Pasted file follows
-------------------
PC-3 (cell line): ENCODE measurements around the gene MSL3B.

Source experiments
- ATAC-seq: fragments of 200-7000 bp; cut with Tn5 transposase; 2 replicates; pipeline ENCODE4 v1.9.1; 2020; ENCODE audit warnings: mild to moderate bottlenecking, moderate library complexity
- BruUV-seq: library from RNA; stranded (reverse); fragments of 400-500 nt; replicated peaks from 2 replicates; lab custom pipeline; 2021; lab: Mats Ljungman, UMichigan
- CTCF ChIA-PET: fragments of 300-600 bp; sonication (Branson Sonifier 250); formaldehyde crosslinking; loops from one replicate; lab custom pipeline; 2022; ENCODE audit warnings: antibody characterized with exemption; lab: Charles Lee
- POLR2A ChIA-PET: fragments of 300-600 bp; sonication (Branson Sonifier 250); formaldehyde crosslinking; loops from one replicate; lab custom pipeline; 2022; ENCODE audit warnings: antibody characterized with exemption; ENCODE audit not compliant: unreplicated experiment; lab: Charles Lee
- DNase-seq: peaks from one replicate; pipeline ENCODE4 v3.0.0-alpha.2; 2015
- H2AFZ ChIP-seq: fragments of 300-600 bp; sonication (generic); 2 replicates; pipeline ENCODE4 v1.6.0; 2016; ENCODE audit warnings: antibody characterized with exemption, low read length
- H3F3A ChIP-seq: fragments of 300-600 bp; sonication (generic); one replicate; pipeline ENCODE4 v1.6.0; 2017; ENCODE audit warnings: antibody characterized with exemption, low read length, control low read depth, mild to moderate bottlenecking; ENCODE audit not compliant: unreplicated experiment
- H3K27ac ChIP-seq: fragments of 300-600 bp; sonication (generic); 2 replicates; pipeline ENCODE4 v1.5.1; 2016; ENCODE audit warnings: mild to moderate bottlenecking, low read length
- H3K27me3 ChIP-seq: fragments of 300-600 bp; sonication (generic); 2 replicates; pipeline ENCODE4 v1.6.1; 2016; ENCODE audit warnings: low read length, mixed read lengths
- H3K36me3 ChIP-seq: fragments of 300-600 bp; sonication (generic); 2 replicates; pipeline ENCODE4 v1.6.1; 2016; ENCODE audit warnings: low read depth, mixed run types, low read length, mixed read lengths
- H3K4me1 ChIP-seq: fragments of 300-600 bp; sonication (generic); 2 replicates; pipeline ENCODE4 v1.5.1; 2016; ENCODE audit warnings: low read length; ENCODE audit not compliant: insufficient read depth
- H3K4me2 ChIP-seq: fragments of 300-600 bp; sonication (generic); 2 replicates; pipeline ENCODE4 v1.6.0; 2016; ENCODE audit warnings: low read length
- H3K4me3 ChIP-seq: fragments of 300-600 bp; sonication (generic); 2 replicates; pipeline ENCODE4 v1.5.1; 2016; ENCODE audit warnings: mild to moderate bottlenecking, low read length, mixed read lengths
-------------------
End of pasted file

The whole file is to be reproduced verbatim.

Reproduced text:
PC-3 (cell line): ENCODE measurements around the gene MSL3B.

Source experiments
- ATAC-seq: fragments of 200-7000 bp; cut with Tn5 transposase; 2 replicates; pipeline ENCODE4 v1.9.1; 2020; ENCODE audit warnings: mild to moderate bottlenecking, moderate library complexity
- BruUV-seq: library from RNA; stranded (reverse); fragments of 400-500 nt; replicated peaks from 2 replicates; lab custom pipeline; 2021; lab: Mats Ljungman, UMichigan
- CTCF ChIA-PET: fragments of 300-600 bp; sonication (Branson Sonifier 250); formaldehyde crosslinking; loops from one replicate; lab custom pipeline; 2022; ENCODE audit warnings: antibody characterized with exemption; lab: Charles Lee
- POLR2A ChIA-PET: fragments of 300-600 bp; sonication (Branson Sonifier 250); formaldehyde crosslinking; loops from one replicate; lab custom pipeline; 2022; ENCODE audit warnings: antibody characterized with exemption; ENCODE audit not compliant: unreplicated experiment; lab: Charles Lee
- DNase-seq: peaks from one replicate; pipeline ENCODE4 v3.0.0-alpha.2; 2015
- H2AFZ ChIP-seq: fragments of 300-600 bp; sonication (generic); 2 replicates; pipeline ENCODE4 v1.6.0; 2016; ENCODE audit warnings: antibody characterized with exemption, low read length
- H3F3A ChIP-seq: fragments of 300-600 bp; sonication (generic); one replicate; pipeline ENCODE4 v1.6.0; 2017; ENCODE audit warnings: antibody characterized with exemption, low read length, control low read depth, mild to moderate bottlenecking; ENCODE audit not compliant: unreplicated experiment
- H3K27ac ChIP-seq: fragments of 300-600 bp; sonication (generic); 2 replicates; pipeline ENCODE4 v1.5.1; 2016; ENCODE audit warnings: mild to moderate bottlenecking, low read length
- H3K27me3 ChIP-seq: fragments of 300-600 bp; sonication (generic); 2 replicates; pipeline ENCODE4 v1.6.1; 2016; ENCODE audit warnings: low read length, mixed read lengths
- H3K36me3 ChIP-seq: fragments of 300-600 bp; sonication (generic); 2 replicates; pipeline ENCODE4 v1.6.1; 2016; ENCODE audit warnings: low read depth, mixed run types, low read length, mixed read lengths
- H3K4me1 ChIP-seq: fragments of 300-600 bp; sonication (generic); 2 replicates; pipeline ENCODE4 v1.5.1; 2016; ENCODE audit warnings: low read length; ENCODE audit not compliant: insufficient read depth
- H3K4me2 ChIP-seq: fragments of 300-600 bp; sonication (generic); 2 replicates; pipeline ENCODE4 v1.6.0; 2016; ENCODE audit warnings: low read length
- H3K4me3 ChIP-seq: fragments of 300-600 bp; sonication (generic); 2 replicates; pipeline ENCODE4 v1.5.1; 2016; ENCODE audit warnings: mild to moderate bottlenecking, low read length, mixed read lengths